Effective and Ethical Leadership
I was having a discussion with a very dear friend and mentor about leadership and organizations. The conversation centered on top level organizational leadership and the impact it has on the organization. In one of my more cynical moments, I asked if just being placed into a leadership role within the organization automatically resulted in ineffective leadership at best and unethical leadership at worst. My friend immediately wanted to say yes, but quickly hesitated and began to explore my inference that there is something inherently negative about leadership positions. This resulted in a great conversation and my continued reflection about effective and ethical leadership.
I began to revisit a number of resources that have helped me over the years and refocus my thoughts and energy on what is effective and ethical leadership. I reviewed the work of Stephen Covey in his book, Principle-Centered Leadership. I reviewed Peter Block’s work in Stewardship: Choosing Service Over Self-Interest. I also looked at the resource Forceful Leadership and Enabling Leadership: You Can Do Both by Robert Kaplan. And finally I reviewed the work on “adaptive work” as described by Ronald Heifetz in Leadership Without Easy Answers. All four of these great resources are very relevant to the situations facing leadership in organizations today.
As I re-read the characteristics of principle-centered leaders (which includes being continual learners, being service-oriented, radiating positive energy, believing in others, living balanced lives, viewing life as an adventure, being synergistic, and exercising for self-renewal) I realized the importance of the individual and his or her character development. Peter Block says it well when he states that the ultimate choice for leaders is between service and self-interest. When asked, most employees don’t question the specific talents or skills of their leaders. When employees have doubts about their leaders, it centers on the leader’s trustworthiness. Can we be certain the leader is serving the best interests of the organization or is the leader serving his or her own interests? Robert Kaplan says that leaders must be able to be both forceful and enabling. Leaders must have the ability to assert their vision, use their own skills and push others to perform; while at the same time bring out and show appreciation for the capabilities of others. Ronald Heifetz describes it in terms of adaptive work, which he describes as work that involves the learning needed to address conflicts in the values people hold and the reality people face. “Adaptive work requires a change in values, beliefs, and behavior.” Heifetz states that James MacGregor Burns believes that “socially useful goals not only have to meet the needs of followers, they also should elevate followers to a higher moral level.” He calls this transformational leadership.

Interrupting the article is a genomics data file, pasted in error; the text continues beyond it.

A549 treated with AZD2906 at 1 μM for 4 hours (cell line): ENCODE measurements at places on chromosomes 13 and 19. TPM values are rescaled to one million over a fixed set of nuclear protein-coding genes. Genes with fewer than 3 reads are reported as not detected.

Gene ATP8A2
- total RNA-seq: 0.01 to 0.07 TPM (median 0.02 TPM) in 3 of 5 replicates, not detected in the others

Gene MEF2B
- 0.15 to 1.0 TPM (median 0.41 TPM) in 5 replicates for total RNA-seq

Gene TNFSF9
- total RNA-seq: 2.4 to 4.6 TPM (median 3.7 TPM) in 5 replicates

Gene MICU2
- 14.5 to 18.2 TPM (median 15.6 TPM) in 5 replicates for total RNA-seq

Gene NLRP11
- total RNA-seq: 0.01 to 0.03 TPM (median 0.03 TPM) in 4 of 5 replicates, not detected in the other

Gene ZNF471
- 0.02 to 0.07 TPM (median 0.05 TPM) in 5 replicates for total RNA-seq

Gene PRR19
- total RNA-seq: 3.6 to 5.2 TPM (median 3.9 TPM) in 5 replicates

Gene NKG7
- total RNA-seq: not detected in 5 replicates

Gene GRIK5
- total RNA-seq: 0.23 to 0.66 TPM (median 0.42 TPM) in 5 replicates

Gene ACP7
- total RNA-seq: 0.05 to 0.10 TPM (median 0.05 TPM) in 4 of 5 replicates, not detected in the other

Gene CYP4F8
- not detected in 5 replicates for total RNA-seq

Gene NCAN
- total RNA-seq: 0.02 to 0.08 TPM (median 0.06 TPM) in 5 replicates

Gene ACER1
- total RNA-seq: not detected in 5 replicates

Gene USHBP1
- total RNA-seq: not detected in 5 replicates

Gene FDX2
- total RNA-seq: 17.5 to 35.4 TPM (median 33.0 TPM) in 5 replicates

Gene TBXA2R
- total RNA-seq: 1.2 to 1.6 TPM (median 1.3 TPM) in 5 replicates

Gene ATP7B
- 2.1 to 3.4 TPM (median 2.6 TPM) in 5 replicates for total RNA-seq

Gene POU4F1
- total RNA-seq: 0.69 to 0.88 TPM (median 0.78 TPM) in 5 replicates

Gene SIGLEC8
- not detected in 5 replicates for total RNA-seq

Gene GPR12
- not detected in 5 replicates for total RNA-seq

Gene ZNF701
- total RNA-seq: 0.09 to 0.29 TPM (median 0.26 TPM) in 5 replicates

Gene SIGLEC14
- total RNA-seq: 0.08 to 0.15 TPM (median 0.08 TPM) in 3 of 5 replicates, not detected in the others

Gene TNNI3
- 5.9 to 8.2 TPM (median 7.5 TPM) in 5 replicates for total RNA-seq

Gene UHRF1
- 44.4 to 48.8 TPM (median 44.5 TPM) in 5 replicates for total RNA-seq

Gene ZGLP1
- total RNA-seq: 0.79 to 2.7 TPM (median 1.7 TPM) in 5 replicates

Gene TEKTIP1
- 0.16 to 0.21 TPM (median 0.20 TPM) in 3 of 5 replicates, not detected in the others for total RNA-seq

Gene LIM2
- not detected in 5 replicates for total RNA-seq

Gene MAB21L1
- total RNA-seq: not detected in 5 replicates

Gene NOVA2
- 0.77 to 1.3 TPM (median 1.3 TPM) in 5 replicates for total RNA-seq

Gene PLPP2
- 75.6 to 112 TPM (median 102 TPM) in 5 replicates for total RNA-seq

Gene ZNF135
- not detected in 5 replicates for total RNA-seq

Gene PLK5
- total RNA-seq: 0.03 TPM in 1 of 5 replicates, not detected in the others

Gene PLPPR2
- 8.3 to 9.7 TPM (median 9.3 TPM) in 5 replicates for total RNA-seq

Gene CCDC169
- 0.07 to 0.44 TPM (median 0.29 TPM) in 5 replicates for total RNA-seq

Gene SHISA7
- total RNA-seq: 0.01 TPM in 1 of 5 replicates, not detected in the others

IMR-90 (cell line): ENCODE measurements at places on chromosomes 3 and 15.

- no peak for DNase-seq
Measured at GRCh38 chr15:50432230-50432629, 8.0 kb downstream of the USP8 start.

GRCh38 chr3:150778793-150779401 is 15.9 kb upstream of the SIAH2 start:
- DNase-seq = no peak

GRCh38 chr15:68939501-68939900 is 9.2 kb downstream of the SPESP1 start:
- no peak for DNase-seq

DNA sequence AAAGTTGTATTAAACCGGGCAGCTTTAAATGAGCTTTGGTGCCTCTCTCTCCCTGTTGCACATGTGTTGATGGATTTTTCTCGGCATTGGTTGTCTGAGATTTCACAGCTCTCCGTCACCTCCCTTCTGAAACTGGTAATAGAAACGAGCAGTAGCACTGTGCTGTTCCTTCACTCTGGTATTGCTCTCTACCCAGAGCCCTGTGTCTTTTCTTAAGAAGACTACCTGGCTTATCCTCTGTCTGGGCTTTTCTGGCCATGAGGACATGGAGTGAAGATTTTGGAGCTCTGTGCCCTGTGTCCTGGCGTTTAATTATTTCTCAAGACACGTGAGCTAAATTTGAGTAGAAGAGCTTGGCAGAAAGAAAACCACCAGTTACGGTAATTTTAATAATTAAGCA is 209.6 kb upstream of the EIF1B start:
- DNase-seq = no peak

As I continue to study these resources and reflect upon their messages, I am struck by the importance of the individual leader and his or her healthy character, personality, and mental stability. Effective and ethical leaders are healthy human beings with healthy egos. They care about others and demonstrate this caring by engaging, enabling, and serving others. They are not concerned about their own desires or power to control the outcome.
If I go back to my cynical comment that most leaders are not healthy, caring individuals and that it is the position that causes that, I am forced to correct my view. First, I do see healthy caring leaders in organizations all the time. I have worked with and for some of these very effective and ethical leaders. At the same time, I also see some very unhealthy leaders who appear to be in it for their own sense of power and control. I now realize it is not the position that results in this behavior; it is what the individual brings into the position. Thus, all the more reason for organizations to create leadership development programs for employees that challenge the employee to really assess who they are and what their goals are for their own development.
If you aspire to be in an organizational leadership position some day, begin by taking advantage of any leadership development opportunities you can. Remember you are in charge of your own developmental process. Choose wisely.
Until next time, strive for effective and ethical leadership within your own role or position within the organization.